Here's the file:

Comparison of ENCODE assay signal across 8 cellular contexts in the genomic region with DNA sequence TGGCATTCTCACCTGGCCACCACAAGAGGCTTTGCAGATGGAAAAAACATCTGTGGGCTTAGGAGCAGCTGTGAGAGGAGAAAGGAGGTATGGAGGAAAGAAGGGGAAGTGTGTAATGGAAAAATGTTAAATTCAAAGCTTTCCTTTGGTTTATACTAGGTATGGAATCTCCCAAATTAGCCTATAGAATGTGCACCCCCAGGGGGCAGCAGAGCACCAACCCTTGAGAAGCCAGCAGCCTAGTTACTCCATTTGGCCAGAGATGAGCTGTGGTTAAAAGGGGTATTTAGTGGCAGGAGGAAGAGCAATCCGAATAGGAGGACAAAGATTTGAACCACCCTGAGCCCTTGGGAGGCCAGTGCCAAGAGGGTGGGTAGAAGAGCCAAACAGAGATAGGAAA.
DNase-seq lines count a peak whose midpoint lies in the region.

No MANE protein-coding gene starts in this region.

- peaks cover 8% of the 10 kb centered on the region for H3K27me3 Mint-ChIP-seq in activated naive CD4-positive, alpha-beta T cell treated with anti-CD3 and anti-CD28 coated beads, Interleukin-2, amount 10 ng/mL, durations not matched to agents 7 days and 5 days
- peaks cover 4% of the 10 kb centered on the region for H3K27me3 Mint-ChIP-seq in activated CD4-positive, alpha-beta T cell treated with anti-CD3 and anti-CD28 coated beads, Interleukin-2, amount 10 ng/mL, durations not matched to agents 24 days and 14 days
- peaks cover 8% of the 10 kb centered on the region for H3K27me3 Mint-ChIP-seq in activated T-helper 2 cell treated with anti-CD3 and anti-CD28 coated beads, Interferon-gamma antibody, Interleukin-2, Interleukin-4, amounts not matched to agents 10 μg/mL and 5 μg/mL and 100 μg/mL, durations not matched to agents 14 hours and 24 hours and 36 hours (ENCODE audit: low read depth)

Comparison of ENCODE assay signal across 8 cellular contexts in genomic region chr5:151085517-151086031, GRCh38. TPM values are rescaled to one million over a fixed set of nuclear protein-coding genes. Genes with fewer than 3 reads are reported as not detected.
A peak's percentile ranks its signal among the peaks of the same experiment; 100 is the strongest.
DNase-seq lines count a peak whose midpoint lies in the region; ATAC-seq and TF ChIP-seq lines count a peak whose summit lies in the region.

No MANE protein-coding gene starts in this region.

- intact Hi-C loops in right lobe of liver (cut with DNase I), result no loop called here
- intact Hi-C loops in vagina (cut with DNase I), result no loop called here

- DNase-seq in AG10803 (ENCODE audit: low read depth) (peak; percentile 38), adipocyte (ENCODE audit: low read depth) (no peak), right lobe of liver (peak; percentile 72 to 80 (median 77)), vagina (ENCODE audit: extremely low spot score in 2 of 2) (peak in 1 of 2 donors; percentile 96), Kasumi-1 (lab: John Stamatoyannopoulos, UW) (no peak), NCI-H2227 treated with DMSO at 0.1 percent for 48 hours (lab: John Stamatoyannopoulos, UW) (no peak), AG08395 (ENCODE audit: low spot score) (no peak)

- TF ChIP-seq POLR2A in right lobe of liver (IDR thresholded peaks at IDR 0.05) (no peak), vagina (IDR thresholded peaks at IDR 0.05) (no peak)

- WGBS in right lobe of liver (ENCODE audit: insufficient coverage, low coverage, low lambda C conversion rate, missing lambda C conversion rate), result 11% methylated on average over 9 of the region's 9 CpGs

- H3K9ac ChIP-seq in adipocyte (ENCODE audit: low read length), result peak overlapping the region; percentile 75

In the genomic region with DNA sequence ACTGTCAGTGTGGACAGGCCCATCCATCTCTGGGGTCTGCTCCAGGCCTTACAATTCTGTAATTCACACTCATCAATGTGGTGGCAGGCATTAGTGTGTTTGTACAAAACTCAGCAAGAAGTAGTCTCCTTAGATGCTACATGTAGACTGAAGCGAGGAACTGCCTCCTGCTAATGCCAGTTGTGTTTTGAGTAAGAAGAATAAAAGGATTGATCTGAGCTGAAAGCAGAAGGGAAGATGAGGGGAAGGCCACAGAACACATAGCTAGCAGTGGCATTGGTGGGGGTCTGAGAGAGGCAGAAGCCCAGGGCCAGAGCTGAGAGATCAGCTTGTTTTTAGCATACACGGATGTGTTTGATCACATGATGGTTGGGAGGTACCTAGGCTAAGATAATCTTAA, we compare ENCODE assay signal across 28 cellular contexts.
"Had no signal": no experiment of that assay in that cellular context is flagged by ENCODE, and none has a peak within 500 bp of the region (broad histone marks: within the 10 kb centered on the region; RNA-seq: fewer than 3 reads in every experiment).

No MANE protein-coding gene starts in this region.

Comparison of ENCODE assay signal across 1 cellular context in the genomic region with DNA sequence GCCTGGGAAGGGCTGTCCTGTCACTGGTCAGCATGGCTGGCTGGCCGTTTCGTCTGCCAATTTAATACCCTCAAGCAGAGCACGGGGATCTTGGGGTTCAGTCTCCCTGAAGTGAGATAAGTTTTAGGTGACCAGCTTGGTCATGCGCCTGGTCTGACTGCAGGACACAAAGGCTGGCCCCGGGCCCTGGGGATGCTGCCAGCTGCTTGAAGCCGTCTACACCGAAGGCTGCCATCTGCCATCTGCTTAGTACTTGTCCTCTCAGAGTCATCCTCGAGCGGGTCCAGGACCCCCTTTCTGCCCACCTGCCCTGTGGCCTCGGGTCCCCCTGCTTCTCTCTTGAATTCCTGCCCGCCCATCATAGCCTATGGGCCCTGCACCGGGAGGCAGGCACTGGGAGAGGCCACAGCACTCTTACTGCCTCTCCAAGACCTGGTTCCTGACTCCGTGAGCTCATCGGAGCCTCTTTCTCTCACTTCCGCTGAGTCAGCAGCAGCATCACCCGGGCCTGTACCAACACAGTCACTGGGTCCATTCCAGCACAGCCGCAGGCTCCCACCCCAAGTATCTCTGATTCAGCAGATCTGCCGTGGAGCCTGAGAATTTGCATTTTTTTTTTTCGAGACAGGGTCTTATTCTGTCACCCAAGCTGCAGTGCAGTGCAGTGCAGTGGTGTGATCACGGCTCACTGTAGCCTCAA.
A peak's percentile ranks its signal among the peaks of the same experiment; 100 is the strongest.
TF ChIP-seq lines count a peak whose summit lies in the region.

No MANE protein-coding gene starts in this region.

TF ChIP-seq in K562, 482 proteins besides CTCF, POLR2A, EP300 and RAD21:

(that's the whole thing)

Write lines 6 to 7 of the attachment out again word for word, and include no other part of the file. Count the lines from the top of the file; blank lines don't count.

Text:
- peaks cover 8% of the 10 kb centered on the region for H3K27me3 Mint-ChIP-seq in activated T-helper 2 cell treated with anti-CD3 and anti-CD28 coated beads, Interferon-gamma antibody, Interleukin-2, Interleukin-4, amounts not matched to agents 10 μg/mL and 5 μg/mL and 100 μg/mL, durations not matched to agents 14 hours and 24 hours and 36 hours (ENCODE audit: low read depth)

Comparison of ENCODE assay signal across 8 cellular contexts in genomic region chr5:151085517-151086031, GRCh38. TPM values are rescaled to one million over a fixed set of nuclear protein-coding genes. Genes with fewer than 3 reads are reported as not detected.